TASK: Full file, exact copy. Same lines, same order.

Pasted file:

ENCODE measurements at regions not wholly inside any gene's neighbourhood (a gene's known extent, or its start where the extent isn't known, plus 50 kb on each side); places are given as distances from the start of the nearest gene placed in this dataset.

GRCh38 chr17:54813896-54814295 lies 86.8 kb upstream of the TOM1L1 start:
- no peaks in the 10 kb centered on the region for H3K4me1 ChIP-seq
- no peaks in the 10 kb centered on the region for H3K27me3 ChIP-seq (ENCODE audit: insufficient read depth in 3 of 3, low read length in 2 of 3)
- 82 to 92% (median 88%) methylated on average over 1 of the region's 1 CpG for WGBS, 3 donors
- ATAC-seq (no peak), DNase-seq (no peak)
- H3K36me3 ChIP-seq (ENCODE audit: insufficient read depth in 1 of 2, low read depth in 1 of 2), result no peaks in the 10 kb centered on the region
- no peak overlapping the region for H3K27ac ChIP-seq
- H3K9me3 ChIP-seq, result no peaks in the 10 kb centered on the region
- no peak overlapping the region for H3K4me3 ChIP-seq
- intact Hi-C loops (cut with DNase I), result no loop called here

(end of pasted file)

ENCODE measurements at regions not wholly inside any gene's neighbourhood (a gene's known extent, or its start where the extent isn't known, plus 50 kb on each side); places are given as distances from the start of the nearest gene placed in this dataset.

GRCh38 chr17:54813896-54814295 lies 86.8 kb upstream of the TOM1L1 start:
- no peaks in the 10 kb centered on the region for H3K4me1 ChIP-seq
- no peaks in the 10 kb centered on the region for H3K27me3 ChIP-seq (ENCODE audit: insufficient read depth in 3 of 3, low read length in 2 of 3)
- 82 to 92% (median 88%) methylated on average over 1 of the region's 1 CpG for WGBS, 3 donors
- ATAC-seq (no peak), DNase-seq (no peak)
- H3K36me3 ChIP-seq (ENCODE audit: insufficient read depth in 1 of 2, low read depth in 1 of 2), result no peaks in the 10 kb centered on the region
- no peak overlapping the region for H3K27ac ChIP-seq
- H3K9me3 ChIP-seq, result no peaks in the 10 kb centered on the region
- no peak overlapping the region for H3K4me3 ChIP-seq
- intact Hi-C loops (cut with DNase I), result no loop called here